Since when do laws come down to a single person


Andrew Cohen has been looking toward the future for a long time. Whether it’s a future that turns him into Judge Andrew Cohen or Bronx borough president Andrew Cohen, it’s been clear for quite a while now that he’s more than ready to move on from Councilman Andrew Cohen.

It’s rare for us to use this space to respond to letters to the editor. That’s because letters are your space, even Councilman Cohen’s. At the same time, it’s nearly impossible for us to ignore letters that ultimately make news, like Cohen’s did last week.

In that letter, Cohen expressed support to remove a key Special Natural Area District provision designed to provide oversight over any activity that could jeopardize the environmental elements of our neighborhoods. While there are certainly good arguments for and against such a provision, Cohen took an unusual approach to frame his argument not on the merits of the law, but how it might affect the work of one person — Community Board 8 land use chair Charles Moerdler.

Cohen described Moerdler’s  approach to property owners seeking to modify land within SNAD as one replete with “cartoonish tirades.” Cohen described the CB8 oversight as nothing more than a grab for power.

But what a strange way to formulate a stance on something. Change a law because of how one man — who will not be there forever — works to enforce that law. Since when were laws contingent on how a single person enforces it? Is this how the councilman approaches all laws?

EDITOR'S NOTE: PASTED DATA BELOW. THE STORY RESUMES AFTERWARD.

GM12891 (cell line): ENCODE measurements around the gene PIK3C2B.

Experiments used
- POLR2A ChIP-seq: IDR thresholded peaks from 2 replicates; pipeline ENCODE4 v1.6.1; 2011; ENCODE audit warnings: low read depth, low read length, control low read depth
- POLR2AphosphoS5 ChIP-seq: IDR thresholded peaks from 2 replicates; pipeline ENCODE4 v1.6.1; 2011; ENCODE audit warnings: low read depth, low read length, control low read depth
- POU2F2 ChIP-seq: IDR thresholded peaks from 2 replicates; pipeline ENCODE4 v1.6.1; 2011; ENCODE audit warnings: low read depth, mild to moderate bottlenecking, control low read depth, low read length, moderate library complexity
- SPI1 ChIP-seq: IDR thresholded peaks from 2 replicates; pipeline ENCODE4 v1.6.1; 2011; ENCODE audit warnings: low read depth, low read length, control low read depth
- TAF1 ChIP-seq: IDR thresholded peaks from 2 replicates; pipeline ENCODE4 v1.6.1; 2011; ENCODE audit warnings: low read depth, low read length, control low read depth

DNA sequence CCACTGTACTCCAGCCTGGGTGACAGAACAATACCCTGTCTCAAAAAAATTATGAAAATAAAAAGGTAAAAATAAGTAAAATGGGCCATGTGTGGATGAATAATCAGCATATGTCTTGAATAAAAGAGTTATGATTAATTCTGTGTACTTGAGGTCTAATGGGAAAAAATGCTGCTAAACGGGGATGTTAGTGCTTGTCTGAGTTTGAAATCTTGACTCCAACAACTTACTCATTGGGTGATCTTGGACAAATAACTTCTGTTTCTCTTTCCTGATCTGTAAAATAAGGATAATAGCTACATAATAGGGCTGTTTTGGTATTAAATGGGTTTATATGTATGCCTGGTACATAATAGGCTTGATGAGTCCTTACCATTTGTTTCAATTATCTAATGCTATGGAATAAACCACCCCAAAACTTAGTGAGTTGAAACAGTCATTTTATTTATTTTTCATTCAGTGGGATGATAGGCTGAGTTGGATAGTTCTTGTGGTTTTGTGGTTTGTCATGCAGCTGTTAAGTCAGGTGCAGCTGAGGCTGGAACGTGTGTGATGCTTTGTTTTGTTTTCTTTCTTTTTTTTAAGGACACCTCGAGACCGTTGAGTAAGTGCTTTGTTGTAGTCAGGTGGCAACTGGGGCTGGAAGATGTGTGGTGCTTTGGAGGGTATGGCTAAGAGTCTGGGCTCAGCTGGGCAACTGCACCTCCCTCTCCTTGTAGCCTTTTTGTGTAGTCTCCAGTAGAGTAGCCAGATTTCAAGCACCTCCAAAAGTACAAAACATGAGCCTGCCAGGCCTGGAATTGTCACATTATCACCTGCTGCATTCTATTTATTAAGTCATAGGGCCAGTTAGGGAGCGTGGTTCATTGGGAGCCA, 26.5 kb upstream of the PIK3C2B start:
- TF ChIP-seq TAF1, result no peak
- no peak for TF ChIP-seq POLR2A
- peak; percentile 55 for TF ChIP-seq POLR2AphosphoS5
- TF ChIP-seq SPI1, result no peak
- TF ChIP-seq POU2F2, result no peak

Last March, Cohen joined Assemblyman Jeffrey Dinowitz in penning a letter on this very page passive aggressively addressing how this newspaper was holding the CB8 chair accountable. In that letter, the two went to great lengths to talk about how the chair was just a volunteer, who had no aspirations for higher political office.

But what is Moerdler? Isn’t he a volunteer? At 84, is he really seeking higher political office? How is his service any different from the current CB8 chair?

After a long and distinguished legal career, we’re sure Moerdler does not want for money. But his service to this community is still that of a volunteer.

And Andrew Cohen? As a city councilman, he makes $148,500 a year. Borough president makes $160,000. Supreme Court judges make $208,000.

Charles Moerdler may have to work on his people skills, but Andrew Cohen needs to be reminded that laws are designed to outlast people, and that our well-paid elected officials shouldn’t make decisions on those laws based primarily on issues they have with a single person.


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